Civil religion as a gateway to Christian nationalism

The inclusion of ‘under God’ in the U.S. Pledge of Allegiance was a sectarian move whose exclusionary effects are increasingly evident in today’s religious landscape.

The Pledge of Allegiance posted in Montgomery, Ala. (Photo courtesy of Flickr/Creative Commons)

(Sightings) — Seventy years ago, the Pledge of Allegiance to the American flag was baptized. For its first six decades, the Pledge was “godless,” going straight from “one nation” to “indivisible.” President Dwight D. Eisenhower changed that on Flag Day, June 14, in 1954, as he signed congressional legislation to add “under God” to the national oath. While politicians officially rewrote the Pledge, this change occurred because of a preacher’s sermon.

As the Rev. George Docherty of New York Avenue Presbyterian Church in Washington, D.C., prepared his message for Sunday morning worship on Feb. 7, 1954, he knew Eisenhower would be sitting in the pew. Specifically, Ike would be sitting in the Lincoln family pew. Since the 16th president had worshipped there, the church had developed a tradition of getting presidents to show up for “Lincoln Sunday” in early February near Lincoln’s birthday. So Docherty prepared his sermon for an audience of one with a singular mission: Get “under God” added to the Pledge. 

During his sermon, Docherty defined “the American way of life” as based on the Ten Commandments and “the words of Jesus of Nazareth, the living Word of God for the world.” The absence of “God” from the Pledge, for him, represented a serious problem because the U.S. faced “a theological war” against Soviet communism.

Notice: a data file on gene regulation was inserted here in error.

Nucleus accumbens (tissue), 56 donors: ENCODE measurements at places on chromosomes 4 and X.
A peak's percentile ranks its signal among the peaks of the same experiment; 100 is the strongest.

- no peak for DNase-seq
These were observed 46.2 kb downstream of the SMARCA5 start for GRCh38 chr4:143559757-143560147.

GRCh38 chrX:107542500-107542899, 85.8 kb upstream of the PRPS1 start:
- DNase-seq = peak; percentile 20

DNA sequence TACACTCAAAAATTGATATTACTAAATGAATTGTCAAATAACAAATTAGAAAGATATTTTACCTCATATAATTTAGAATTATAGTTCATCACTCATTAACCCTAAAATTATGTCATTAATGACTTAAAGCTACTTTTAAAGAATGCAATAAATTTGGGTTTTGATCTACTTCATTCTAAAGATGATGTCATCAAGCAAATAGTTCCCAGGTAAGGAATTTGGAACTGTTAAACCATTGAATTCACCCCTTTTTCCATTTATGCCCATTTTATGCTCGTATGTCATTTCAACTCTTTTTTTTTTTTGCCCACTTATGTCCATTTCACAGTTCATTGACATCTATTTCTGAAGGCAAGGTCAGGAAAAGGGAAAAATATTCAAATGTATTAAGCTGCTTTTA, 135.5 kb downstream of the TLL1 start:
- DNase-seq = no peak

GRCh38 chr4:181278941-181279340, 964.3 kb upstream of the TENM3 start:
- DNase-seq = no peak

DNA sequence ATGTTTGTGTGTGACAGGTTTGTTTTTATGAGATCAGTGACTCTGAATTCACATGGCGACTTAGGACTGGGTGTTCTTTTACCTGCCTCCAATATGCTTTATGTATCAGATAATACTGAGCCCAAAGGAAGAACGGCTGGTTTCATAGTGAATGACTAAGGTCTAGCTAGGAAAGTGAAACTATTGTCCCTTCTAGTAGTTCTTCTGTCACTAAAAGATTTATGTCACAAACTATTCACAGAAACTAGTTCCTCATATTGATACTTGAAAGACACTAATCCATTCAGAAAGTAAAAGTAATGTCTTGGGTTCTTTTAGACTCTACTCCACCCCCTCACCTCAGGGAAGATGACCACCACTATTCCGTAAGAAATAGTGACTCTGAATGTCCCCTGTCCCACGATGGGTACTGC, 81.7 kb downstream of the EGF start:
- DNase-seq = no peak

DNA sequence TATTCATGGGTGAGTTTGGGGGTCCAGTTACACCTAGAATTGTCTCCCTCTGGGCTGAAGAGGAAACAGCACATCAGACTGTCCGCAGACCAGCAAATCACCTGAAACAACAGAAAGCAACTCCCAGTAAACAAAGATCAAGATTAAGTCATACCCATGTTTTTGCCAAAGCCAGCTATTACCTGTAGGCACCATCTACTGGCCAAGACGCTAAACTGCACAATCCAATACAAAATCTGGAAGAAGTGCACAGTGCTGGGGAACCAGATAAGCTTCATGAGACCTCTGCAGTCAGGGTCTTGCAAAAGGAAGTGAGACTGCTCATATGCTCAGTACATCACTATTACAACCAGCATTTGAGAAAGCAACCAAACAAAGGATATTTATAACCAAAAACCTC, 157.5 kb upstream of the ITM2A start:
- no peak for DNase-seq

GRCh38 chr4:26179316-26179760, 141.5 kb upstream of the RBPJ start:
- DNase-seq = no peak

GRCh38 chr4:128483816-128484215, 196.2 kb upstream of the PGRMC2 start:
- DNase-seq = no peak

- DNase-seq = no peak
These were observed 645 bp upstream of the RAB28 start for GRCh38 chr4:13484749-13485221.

“It is Armageddon, a battle of the gods,” he added. “To omit the words ‘under God’ in the Pledge of Allegiance is to omit the definitive character of the American way of life.” 

The sermon worked. Members of Congress requested copies the next day. It was reprinted in the Congressional Record and clips of it ran in newsreel segments in theaters. The legislation to add “under God” moved quickly, climaxing with Eisenhower signing it just four months later on Flag Day. Members of Congress celebrated on June 14 by assembling on the steps of the U.S. Capitol to say the new version and sing “Onward, Christian Soldiers.” 

What’s particularly telling from Docherty’s sermon is his treatment of those who might theologically disagree with the inclusion of God in the Pledge. He specifically defined atheists as not real Americans, drawing them outside the boundaries of national belonging. He articulated this narrow understanding of citizenship while standing in the pulpit of a prominent Presbyterian church with the U.S. president in attendance (Docherty’s predecessor had been the influential Peter Marshall, a chaplain of the U.S. Senate and the subject of the book and film “A Man Called Peter“). From this privileged place, he had a message to share about what he thought should be the relationship between religious and national identity.

The Rev. George Docherty, left, and President Dwight D. Eisenhower, second from left, on the morning of February 7, 1954, at the New York Avenue Presbyterian Church in Washington, D.C. (Photo courtesy Wikipedia/Creative Commons)

The Rev. George Docherty, left, and President Dwight D. Eisenhower, second from left, on the morning of Feb. 7, 1954, at the New York Avenue Presbyterian Church in Washington, D.C. (Photo courtesy of Wikipedia/Creative Commons)